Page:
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What families need to know about how to safely store firearms at home

8 mins read
black semi automatic pistol on gray textile

Kerri Raissian, Associate Professor of Public Policy, University of Connecticut; Jennifer Necci Dineen, Associate Director of the ARMS Center for Gun Injury Prevention, University of Connecticut

For the past few years, guns have been identified as the leading cause of death for children in the United States.

There were 2,571 children age 1 to 17 who died in shootings in the U.S. in 2021, 68% more than the 1,531 that occurred in 2000.

To help reduce the number of firearm-related deaths and injuries among children, Secretary of Education Miguel Cardona in January 2024 called upon school and district administrators to talk with parents and guardians about safe firearm storage practices.

As experts on the safe storage of firearms – and as leaders of the University of Connecticut’s ARMS Center for Gun Injury Prevention – we often get questions about the best ways to keep guns out of the hands of children. We offer the following tips:

1: Safely store all of your firearms

Nearly half of the households in the U.S. have at least one firearm, but only about 40% of firearm owners store all of their guns when not in use, according to data in a survey we recently fielded. Unsecured firearms have been linked to suicides, domestic homicides and accidental shootings. They also heighten the risk of unauthorized use, which includes theft.

2. Don’t assume you can hide your guns

A girl reaches for a black handgun in a white drawer.
More children have handled their parents’ guns than their parents think. AndreyPopov via Getty Images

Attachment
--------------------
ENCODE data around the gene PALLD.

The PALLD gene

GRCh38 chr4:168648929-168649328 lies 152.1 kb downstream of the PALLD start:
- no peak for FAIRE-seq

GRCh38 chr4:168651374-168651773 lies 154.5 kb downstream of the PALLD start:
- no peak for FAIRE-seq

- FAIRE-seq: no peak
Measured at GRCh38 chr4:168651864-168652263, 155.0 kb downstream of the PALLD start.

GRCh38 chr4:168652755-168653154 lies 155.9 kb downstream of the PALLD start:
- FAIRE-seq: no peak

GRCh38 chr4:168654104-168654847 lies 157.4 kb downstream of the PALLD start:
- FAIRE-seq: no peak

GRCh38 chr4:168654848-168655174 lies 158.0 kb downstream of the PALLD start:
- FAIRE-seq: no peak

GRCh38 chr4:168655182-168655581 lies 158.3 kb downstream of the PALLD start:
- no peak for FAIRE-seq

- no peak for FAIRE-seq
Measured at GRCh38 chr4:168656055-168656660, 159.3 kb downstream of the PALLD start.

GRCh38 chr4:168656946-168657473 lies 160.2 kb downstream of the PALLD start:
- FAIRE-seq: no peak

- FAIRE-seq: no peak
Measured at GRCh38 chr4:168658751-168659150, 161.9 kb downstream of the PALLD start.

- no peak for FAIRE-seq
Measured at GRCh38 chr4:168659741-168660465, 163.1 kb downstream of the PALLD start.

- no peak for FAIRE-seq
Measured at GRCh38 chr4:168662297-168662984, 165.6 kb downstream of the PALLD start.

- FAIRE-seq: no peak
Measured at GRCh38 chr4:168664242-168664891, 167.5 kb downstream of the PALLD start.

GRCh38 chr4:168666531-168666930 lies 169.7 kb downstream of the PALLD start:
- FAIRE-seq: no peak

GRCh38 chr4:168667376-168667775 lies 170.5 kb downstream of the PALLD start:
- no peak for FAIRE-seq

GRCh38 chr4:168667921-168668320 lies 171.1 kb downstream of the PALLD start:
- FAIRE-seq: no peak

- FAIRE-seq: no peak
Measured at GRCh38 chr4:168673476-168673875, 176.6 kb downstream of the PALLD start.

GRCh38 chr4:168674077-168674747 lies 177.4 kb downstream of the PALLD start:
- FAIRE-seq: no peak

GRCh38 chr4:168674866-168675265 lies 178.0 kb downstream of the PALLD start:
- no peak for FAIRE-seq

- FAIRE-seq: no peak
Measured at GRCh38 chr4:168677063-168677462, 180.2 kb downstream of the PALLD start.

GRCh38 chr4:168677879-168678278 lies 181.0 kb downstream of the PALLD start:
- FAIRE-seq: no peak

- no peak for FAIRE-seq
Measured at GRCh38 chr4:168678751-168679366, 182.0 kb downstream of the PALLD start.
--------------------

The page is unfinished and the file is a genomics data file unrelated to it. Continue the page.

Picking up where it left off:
Kids generally know the hiding spots for the things their parents or caretakers do not want them to find, such as holiday gifts or Halloween candy. The same is true with firearms.

In 40% of gun-owning households with children, adults said their children did not know where firearms were stored, a 2017 study found. However, many of the children reported knowing and being able to access the firearms.

Researchers estimate that 75% of children who live in homes with guns know where they are stored.

Adults may think they can instruct children to leave firearms alone, but the 2017 study also found that 22% of parents wrongly believed that their children had never handled their gun.

3. Store ammunition separately

Research shows that locking ammunition separately from firearms further reduces the risk of firearm injuries in homes with children and teenagers.

Bullets are scattered about a table top.
Storing ammunition separately from firearms can help reduce the risk of injury. Olena Domanytska via Getty Images

While storing an unreadied weapon locked away may feel counterintuitive to those who own guns for personal protection, research shows that keeping firearms locked or unloaded, or both, can also reduce risk of injury.

4. Learn to talk about firearm safety

While some families may not have firearms in their home, eventually children go to other homes and, as they get older, go unsupervised.

Keeping children safe from gun violence requires normalizing conversations on firearm storage, even for people in households where no gun is present.